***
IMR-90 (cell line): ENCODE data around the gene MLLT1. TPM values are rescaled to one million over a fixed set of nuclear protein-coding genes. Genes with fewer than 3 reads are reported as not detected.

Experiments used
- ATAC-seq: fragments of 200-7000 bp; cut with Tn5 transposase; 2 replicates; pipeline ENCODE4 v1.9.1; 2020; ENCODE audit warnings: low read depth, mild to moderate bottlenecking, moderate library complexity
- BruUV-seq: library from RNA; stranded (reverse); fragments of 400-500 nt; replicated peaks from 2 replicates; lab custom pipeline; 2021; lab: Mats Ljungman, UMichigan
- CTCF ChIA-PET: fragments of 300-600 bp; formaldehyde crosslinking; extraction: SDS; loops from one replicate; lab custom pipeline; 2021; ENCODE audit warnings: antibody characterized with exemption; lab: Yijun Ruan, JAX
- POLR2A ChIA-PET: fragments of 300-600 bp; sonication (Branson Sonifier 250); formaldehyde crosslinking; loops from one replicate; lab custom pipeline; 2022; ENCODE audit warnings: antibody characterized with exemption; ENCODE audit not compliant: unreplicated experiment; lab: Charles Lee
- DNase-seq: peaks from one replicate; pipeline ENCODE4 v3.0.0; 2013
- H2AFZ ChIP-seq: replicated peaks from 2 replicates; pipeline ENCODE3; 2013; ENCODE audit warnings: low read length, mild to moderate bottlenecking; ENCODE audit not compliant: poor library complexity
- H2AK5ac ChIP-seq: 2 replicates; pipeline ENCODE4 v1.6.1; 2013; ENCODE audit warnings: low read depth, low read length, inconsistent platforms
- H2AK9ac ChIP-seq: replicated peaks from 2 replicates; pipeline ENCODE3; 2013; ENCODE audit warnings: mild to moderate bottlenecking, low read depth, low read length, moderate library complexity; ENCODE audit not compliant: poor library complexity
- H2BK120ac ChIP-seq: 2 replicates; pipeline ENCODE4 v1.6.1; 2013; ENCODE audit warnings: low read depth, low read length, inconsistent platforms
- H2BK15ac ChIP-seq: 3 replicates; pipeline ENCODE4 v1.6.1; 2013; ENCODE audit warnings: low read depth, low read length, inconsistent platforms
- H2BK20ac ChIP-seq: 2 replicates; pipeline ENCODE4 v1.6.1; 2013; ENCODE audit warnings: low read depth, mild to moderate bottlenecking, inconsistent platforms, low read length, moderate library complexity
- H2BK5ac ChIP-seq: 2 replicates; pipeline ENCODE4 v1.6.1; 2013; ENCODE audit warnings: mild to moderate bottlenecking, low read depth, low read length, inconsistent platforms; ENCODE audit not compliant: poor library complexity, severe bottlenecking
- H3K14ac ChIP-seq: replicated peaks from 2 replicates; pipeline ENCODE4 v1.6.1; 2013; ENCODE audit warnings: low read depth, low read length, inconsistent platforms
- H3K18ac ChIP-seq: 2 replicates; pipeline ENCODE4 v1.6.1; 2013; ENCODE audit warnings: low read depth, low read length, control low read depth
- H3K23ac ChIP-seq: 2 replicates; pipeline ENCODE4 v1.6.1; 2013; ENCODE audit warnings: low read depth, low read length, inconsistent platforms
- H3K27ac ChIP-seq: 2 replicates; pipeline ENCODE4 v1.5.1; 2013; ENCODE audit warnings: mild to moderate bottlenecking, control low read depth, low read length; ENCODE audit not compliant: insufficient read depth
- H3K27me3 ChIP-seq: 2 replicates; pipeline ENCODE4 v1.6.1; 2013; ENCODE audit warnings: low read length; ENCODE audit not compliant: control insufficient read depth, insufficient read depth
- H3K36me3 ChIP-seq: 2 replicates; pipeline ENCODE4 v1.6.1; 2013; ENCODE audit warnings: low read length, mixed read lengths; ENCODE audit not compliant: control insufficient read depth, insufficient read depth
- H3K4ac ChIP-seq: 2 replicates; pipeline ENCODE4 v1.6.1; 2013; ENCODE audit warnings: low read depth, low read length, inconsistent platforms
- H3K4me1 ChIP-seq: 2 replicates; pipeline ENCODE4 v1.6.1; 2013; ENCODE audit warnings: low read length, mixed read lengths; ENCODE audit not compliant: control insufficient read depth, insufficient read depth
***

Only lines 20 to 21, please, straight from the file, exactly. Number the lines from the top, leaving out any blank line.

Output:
- H3K36me3 ChIP-seq: 2 replicates; pipeline ENCODE4 v1.6.1; 2013; ENCODE audit warnings: low read length, mixed read lengths; ENCODE audit not compliant: control insufficient read depth, insufficient read depth
- H3K4ac ChIP-seq: 2 replicates; pipeline ENCODE4 v1.6.1; 2013; ENCODE audit warnings: low read depth, low read length, inconsistent platforms